Sunday, November 15, 2009
For you football fans out there, here is a Sunday post about the recurring issue in many cities about building a new sports stadium, either for the local team or to attract a new team to town. There are a lot of land use issues bound up in these controversies. Cities like to have sports teams, not just for the city's sports fans, but also very much for the broader but nebulous civic sense that the city is a "major-league" town or that it has "arrived." Claims are made about the economic development that must surely result from the construction of fancy new digs for the team. Transit and traffic issues are involved. Location: should the stadium be in the suburbs, or downtown? What will be the impact on neighborhoods? On property values and taxes? On the environment? Of course, the gorilla in the room is the question of who pays--the team or the taxpayer? People don't want to lose their team, but neither do they want to be held "hostage" by the wealthy owners' demands. Then there is the problem of land assembly. How much eminent domain will be needed?
My sense is that over the last few years the public has become much less receptive to the notion of public financing for sports stadium (stadia?). Yet the issue comes back repeatedly when a team makes noises about "needing" an upgraded venue.
The nation's second-largest city (and media market) remains without a professional football franchise, but that isn't stopping Los Angeles from trying to lure one back. From a recent article about LA's latest new-stadium proposal:
LOS ANGELES — Nearly 15 years after the Los Angeles area’s two professional football teams left for other cities, Gov. Arnold Schwarzenegger has signed a bill to clear the way for a new stadium seen as pivotal to drawing a team to the region. . . .
But the latest effort, to build a 75,000-seat, $800 million “green” stadium in City of Industry, a warehouse and shopping district 15 miles east of downtown, is considered one of the more viable to come along in a long time.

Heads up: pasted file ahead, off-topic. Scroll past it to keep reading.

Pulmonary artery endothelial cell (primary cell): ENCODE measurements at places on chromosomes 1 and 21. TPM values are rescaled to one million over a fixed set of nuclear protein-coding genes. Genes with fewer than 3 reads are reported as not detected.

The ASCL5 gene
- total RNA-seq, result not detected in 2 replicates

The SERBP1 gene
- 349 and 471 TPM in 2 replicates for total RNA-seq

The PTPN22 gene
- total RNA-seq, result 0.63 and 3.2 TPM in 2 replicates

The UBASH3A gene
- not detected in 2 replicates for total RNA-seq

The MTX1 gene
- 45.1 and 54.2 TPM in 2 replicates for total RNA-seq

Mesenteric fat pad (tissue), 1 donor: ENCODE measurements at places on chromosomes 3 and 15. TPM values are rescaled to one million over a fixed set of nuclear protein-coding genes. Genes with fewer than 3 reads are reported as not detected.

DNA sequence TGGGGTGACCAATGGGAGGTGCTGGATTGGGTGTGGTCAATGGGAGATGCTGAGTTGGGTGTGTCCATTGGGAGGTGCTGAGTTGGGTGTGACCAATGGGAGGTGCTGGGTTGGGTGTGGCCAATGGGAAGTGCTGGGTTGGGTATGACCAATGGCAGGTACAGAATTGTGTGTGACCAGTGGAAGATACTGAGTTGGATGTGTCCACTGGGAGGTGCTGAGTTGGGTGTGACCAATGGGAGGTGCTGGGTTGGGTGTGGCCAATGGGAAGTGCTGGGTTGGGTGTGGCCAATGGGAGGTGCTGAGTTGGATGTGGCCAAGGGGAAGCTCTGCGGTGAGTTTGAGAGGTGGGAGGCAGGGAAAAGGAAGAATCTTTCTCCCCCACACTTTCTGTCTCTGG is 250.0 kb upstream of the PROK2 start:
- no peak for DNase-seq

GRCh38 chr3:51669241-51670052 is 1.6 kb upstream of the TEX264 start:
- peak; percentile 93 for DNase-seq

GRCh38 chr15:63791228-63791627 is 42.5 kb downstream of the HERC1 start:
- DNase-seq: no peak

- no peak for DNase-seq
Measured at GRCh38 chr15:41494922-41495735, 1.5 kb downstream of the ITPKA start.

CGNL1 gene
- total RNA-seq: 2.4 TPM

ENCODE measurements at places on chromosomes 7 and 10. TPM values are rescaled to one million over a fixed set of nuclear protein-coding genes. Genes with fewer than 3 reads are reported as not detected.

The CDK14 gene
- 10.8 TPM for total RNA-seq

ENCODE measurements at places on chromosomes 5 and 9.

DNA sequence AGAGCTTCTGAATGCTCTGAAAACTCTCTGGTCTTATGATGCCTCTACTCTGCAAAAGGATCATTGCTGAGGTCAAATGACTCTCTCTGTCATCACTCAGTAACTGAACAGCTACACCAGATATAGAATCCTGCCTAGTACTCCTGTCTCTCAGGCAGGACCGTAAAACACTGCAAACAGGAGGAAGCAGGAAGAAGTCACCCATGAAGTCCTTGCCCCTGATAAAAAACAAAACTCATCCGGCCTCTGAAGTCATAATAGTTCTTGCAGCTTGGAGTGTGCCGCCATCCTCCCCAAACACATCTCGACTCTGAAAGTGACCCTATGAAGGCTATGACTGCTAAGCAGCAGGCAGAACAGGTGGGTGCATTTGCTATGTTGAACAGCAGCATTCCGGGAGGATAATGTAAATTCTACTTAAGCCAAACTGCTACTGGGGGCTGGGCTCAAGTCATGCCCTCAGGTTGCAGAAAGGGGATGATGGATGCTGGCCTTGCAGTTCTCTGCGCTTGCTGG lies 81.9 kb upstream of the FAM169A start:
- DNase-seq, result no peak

No taxpayer money would be used to finance it, a condition that has helped squelch other plans; the developer, the Majestic Realty Company, said it would seek private investors.
Here is a website about the proposal: losangelesfootballstadium.com. Lots of design info and pictures. I think it's particularly interesting in that I don't recall any previous proposals for a "green" stadium. It's good that the proposal purports to eschew direct public financing; the state is mired in fiscal crisis, and LA is still paying for Jacko's memorial at the Staples Center. But what will the indirect public costs be? Will they be outweighed by the always-promised economic development?
Relatedly, in the other kind of football, soccer ("metric football"?), Houston wants to build a soccer-specific stadium for the Major League Soccer franchise Houston Dynamo. The stadium is proposed for an area on the edge of downtown and on a proposed light rail line. There was a little bit of debate over the proposed use of tax increment financing for certain aspects of the project. [We call Houston the Unzoned City but there are some significant uses of Tax Increment Reinvestment Zones or "TIRZ"]. As far as the public "sales pitch" for the soccer stadium, Houston already has the team, but it would like to play host to potential U.S. World Cup games, thereby proving that the city has "arrived."
There are also the peripheral legal issues around stadiums, such as regulating the "pedicabs" that operate to bring people to and from the game from distant parking. (Here's what they look like.) UPDATE: here's a USA Today article on the growing use of and legal issues about pedicabs.
And of course, don't forget the simmering controversy over the Brooklyn Atlantic Yards project, which combines a Kelo-style master redevelopment plan (and heartburn over eminent domain) with all of these issues about public involvement with bringing a new sports team (the NBA Nets franchise) to town, and the litigation in Goldstein v. New York State Urban Redevelopment Corporation.
Brian Yates has an article on the subject called "Whether Building a New Sports Arena will Revitalize Downtown and Make the Team a Winner," Vol. 17 U. Miami Business Law Review p. 269 (2009). So if you're headed out to the stadium today, enjoy the game, and think about all of the land use issues involved! Thanks to Ryan Palmquist, Paul Farnum, Alan Saweris, and William Powell for links.